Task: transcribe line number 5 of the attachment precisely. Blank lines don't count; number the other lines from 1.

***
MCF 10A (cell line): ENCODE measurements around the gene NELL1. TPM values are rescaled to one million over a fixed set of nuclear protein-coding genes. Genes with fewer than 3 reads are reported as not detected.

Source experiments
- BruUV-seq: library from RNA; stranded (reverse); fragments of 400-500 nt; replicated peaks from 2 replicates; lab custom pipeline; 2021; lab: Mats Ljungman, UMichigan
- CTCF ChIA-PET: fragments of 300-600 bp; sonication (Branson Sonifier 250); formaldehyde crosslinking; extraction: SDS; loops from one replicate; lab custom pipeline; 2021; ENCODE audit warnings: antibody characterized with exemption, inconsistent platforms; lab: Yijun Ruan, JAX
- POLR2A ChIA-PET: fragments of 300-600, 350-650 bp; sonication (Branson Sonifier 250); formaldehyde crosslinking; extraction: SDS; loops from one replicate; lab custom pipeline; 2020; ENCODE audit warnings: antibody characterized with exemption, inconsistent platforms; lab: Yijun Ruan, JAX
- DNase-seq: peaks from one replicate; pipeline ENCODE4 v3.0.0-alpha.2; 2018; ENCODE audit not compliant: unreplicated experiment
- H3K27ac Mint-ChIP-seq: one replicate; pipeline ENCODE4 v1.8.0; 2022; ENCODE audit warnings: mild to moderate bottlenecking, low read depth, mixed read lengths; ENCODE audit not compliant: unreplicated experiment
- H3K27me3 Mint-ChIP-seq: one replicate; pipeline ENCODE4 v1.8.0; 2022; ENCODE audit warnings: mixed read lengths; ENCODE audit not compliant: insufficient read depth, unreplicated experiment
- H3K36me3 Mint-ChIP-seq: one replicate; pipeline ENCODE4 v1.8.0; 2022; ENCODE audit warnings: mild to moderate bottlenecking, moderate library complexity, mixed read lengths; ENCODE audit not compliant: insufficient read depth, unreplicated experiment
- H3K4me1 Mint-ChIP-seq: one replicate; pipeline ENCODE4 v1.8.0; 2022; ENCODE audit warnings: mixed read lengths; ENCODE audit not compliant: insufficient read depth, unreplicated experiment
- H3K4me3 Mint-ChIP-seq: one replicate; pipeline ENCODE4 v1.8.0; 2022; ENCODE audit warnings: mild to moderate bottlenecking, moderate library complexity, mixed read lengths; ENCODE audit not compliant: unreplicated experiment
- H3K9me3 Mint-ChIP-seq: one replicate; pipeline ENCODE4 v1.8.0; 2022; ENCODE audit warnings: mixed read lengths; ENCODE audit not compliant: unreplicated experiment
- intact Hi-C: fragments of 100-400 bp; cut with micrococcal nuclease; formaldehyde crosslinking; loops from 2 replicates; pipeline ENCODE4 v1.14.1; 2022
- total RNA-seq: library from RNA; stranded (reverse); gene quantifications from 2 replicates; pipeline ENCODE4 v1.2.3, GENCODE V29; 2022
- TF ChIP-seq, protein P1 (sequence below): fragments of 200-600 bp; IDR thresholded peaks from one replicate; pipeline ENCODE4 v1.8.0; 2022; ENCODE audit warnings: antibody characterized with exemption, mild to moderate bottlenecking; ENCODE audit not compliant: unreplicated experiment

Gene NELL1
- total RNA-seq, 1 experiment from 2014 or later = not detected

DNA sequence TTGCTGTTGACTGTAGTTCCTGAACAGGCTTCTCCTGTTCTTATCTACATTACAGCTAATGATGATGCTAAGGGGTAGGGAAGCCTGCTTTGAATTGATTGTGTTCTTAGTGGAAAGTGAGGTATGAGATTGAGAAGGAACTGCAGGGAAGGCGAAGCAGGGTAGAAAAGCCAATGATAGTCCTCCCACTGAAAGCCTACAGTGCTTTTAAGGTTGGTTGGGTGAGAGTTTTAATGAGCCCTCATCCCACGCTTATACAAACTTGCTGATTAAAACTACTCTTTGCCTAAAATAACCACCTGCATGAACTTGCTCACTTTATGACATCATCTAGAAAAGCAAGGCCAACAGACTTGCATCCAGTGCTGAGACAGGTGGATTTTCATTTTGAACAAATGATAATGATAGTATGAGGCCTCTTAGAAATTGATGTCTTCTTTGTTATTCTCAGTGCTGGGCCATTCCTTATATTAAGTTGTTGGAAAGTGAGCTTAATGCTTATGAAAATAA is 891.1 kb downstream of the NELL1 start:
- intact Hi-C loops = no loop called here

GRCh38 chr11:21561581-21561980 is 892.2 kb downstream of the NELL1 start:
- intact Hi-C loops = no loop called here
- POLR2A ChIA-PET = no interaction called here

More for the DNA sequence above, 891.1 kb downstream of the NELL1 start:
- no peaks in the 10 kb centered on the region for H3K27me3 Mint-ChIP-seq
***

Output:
- POLR2A ChIA-PET: fragments of 300-600, 350-650 bp; sonication (Branson Sonifier 250); formaldehyde crosslinking; extraction: SDS; loops from one replicate; lab custom pipeline; 2020; ENCODE audit warnings: antibody characterized with exemption, inconsistent platforms; lab: Yijun Ruan, JAX